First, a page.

Spiritual sustenance, naturally.

I confess.

I confess that my primary locus of concern, meaning, and spiritual experience is the world in which we live. I find my religious orientation in nature, in being part of this world. This includes not only what we typically consider to be the “natural world” apart from humans, but also the cultural forms which have emerged within nature, including our human expressions and creativity regarding ethics, aesthetics, relationships, and – yes – spiritual practices and experiences. The Universe seems to love profligate diversity: natural, cultural and religious diversity. Can our small minds wrap around that? Can our common experience of life on this Earth expand our sense of who we are and what we understand our places to be? Can we come together to share and celebrate our understandings?

That confession made, I must also say that the world-to-come also concerns me, if the term is understood to mean not some after-death realm, but rather the future of this world and its life-forms (metaphorically, the Kingdom [kindom] of God, which is present and yet to come). This concern is born of compassion, of a sense of belonging. As a religious naturalist,  I understand and take part in the beauty, mission, and yearning of other forms of religious expression, including those of the little country church I attend. At the same time, I am fascinated to see what forms of ritual and community emerge around the growing (yet deeply historical) “religious naturalist” orientation.

One reason I find Celtic spirituality so appealing is that in the early years, Christianity in the Celtic lands evolved separately from Roman Christianity, and retained a deep understanding of the world as sacred. A Celtic religious orientation is intertwined with daily activities, events, tasks, relationships. More about that in a future post.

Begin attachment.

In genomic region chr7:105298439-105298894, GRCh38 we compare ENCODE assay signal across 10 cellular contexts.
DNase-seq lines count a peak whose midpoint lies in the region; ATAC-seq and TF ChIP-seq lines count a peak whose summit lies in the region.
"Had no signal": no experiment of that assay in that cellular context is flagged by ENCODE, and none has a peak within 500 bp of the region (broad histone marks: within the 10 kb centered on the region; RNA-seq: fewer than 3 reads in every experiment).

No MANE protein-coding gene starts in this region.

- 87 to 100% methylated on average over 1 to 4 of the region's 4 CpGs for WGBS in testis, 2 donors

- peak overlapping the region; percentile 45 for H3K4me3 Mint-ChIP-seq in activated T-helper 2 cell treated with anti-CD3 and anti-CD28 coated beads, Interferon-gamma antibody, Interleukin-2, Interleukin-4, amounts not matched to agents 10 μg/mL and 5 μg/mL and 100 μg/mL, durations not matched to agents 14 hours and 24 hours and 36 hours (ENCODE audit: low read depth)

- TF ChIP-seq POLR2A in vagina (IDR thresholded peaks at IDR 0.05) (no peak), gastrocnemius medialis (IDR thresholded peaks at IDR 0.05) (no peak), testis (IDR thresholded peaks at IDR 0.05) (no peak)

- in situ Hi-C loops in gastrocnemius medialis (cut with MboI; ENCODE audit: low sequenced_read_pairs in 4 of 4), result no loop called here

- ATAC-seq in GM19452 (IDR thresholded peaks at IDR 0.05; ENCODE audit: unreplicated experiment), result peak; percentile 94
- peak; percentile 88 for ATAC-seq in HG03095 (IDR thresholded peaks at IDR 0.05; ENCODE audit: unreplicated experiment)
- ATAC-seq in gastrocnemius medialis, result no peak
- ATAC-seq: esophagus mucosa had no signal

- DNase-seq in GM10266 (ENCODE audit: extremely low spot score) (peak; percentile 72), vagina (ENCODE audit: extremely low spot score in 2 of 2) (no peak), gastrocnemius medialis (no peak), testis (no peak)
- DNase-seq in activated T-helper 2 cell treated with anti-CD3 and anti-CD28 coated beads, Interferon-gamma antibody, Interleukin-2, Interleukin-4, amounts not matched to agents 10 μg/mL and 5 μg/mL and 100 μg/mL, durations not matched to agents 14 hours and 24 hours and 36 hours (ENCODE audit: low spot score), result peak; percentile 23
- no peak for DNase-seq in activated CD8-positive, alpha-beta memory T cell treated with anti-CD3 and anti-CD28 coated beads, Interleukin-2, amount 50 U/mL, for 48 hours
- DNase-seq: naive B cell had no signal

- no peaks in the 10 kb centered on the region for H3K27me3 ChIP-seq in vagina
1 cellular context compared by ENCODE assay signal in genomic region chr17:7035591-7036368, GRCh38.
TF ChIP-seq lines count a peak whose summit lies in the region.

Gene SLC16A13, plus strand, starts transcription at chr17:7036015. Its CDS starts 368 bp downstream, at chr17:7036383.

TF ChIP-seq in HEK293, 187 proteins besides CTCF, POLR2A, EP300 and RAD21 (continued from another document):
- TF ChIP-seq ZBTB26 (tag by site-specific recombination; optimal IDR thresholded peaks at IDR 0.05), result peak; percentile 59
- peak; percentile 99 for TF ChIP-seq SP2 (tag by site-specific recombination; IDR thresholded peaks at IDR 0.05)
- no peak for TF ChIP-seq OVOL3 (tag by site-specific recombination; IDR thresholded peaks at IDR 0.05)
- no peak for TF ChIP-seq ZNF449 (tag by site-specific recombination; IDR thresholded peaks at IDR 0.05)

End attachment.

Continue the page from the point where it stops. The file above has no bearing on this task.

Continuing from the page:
So, I confess – yet it is an open confession, because my understanding is evolving as I learn from life. Who knows what tomorrow will bring? Today is Sunday, a good day for a confession; this post will suffice as my Sunday meditation, because it’s a wild day – I’m not driving to church given the wind storm, fallen branches, and the power going off and on.

Now to post this while the power is on!

Comments on: "Confessions of a Religious Naturalist" (9)

  1. Jennifer said:

    Thank you! Needed something real and good and thoughtful this morning, and here it is, sent directly from SWW to my e-mail box. Thank you for your blog, Katharine!

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  2. Theadora Davitt-Cornyn said:

    This photo is so healing ~ for our spiritual and physical health, we humans need to see the colors of nature…. look at all those shades of green in the light-dappled pathway! Right now, the nearby hills and mountains along the central coast of California are covered as if by a thick plush blanket of greenery, due to all the recent rains. Most of the year they are also beautiful, but swathed with the natural ground cover of dry palomino grasses. Chumash people used to travel inland in the cooler winters, and when the weather became too hot inland, they would make seasonal migrations to the not-too-distant shorelines.